WEC wraps 2013 season in Bahrain, crowns champions

Leave a comment

The FIA World Endurance Championship concluded its second full season this weekend in Bahrain, with some of the championships available decided.

The race first: Toyota dominated and was able to get its second overall win of the year, albeit this was the first under normal circumstances. An absolute deluge of rain at the scheduled Fuji race in October meant the race’s 16 total laps were run almost entirely behind the safety car, and only half points were awarded. Qualifying there made the entire difference as to who was classified as race winners.

Alas, on this Saturday in Bahrain, the No. 8 TS030 Hybrid (shown at Le Mans) took its first win of the year with drivers Anthony Davidson, Stephane Sarrazin and Sebastien Buemi. Retirements by both the sister Toyota, the No. 2 Audi of Tom Kristensen, Allan McNish and Loic Duval and the Rebellion Racing Lola Toyota promoted an LMP2 class car to the overall podium in the form of that class’ winners, G-Drive Racing. The No. 26 Oreca 03 Nissan scored its fourth win in the last five races with drivers Mike Conway, John Martin and Roman Rusinov.

AF Corse took the GTE Pro class win with Gianmaria Bruni and Toni Vilander in the No. 51 Ferrari F458 Italia, and Aston Martin Racing capped off a challenging year for its Danish No. 95 Vantage with a GTE Am class win for the trio of countrymen Christoffer Nygaard, Kristian Poulsen and Nicki Thiim.

Although they retired, the Kristensen/McNish/Duval trio had banked enough points throughout the rest of the eight-race season to win the World Driver’s Championship overall. After racing alongside fellow ex-Formula One shoe Giancarlo Fisichella the other seven races, Bruni was split from his Italian countryman for Bahrain in an effort to ensure one of them won the World Cup for GT Drivers. Bruni took home that honor while a retirement for the No. 97 Aston Martin pairing of Darren Turner and Stefan Mucke cost them a shot.

The trio of Bertrand Baguette, Martin Plowman and Ricardo Gonzalez secured the Trophy for LMP2 Drivers for OAK Racing after a solid, consistent season in their No. 35 OAK Racing Morgan Nissan that included the class win at Le Mans. Lastly Jamie Campbell-Walter and Stuart Hall wrapped up the Trophy for GTE Am Drivers in their No. 96 Aston Martin.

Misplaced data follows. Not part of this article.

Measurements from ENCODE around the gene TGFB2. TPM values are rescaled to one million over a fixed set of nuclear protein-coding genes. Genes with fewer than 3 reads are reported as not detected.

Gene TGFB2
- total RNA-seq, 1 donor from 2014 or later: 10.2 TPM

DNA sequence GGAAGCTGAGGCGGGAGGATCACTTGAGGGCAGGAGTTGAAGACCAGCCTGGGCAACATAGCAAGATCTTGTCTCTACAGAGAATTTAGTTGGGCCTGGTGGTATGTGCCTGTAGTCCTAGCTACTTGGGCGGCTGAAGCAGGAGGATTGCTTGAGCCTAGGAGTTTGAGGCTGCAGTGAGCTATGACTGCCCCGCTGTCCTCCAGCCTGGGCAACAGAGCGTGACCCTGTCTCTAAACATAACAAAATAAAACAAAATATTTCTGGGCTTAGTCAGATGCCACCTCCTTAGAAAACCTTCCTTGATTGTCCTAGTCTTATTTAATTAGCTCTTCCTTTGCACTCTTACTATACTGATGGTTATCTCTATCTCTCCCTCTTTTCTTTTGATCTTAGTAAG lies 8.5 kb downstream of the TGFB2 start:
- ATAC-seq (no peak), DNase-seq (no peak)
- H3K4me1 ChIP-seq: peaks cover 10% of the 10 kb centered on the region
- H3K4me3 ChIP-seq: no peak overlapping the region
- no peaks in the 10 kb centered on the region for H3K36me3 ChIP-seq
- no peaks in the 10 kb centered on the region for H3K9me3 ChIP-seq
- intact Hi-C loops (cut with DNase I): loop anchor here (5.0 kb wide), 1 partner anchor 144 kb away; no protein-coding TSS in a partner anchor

Audi (LMP) and Ferrari (GTE) took home the Manufacturer World Championships, while OAK No. 35 (LMP2), AF Corse No. 51 (GTE Pro) and 8Star Motorsports No. 81 (GTE Am) won FIA Endurance Trophies for teams.

And to answer your next question, no, not everyone who competed in the WEC this year took home a trophy. But there were many pieces of hardware to dole out.

Neuville wins Rally Australia; Ogier takes FIA WRC title

Sebastien Ogier. Photo: Getty Images
Leave a comment

COFFS HARBOUR, Australia (AP) Belgium’s Thierry Neuville won Rally Australia by 22.5 seconds on Sunday as torrential rain added drama to the last day of the last race of the World Rally Championship season.

Neuville entered the final day with an almost 20 second advantage after inheriting the rally lead Saturday when his Hyundai teammate, defending champion Andreas Mikkelsen crashed and was forced to retire for the day.

His lead was halved by Jari-Matti Latvala early Sunday as monsoon-like rain made conditions treacherous on muddy forest stages on the New South Wales coast. The rain stopped on the short Wedding Bells stage where Neuville was almost 5 seconds quicker than his rivals, stretching his lead to 14.7 seconds entering the last stage.

COFFS HARBOUR, AUSTRALIA – NOVEMBER 17: Thierry Neuville of Belgium and Nicolas Gilsoul of Belgium compete in their Hyundai Motorsport WRT Hyundai i20 coupe WRC during Day One of the WRC Australia on November 17, 2017 in COFFS HARBOUR, Australia. (Photo by Massimo Bettiol/Getty Images)

That stage was full of incident. The driver’s door on Neuville’s Hyundai i20 coupe swung open in the middle of the stage and Neuville had to slam it closed as he approached a corner.

Latvala’s Toyota then crashed seconds from the end of the stage, allowing Estonia’s Ott Tanak, in a Ford, to take second place overall and New Zealalnd’s Haydon Paddon, in a Hyundai, to sneak into third.

Sebastian Ogier was fourth after winning the final, power stage but the Frenchman had already clinched his fifth world title before Rally Australia began. Neuville’s win was his fourth of the season, two more than Ogier, and was enough to give him second place in world drivers’ standings for the third time in five years.

Ogier owed his drivers’ title to his consistency: he retired only once and finished no worse than fifth all season.

Neuville admitted the last day was touch and go as the rain made some stages perilous, forcing the cancellation of the second to last stage.

“That was a hell of a ride,” Neuville said. “Really, really tricky conditions.

“I kept the car on the road but it was close sometimes. I knew I could make a difference but I had to be clever. You lose grip, you lose control and the car doesn’t respond to your input.”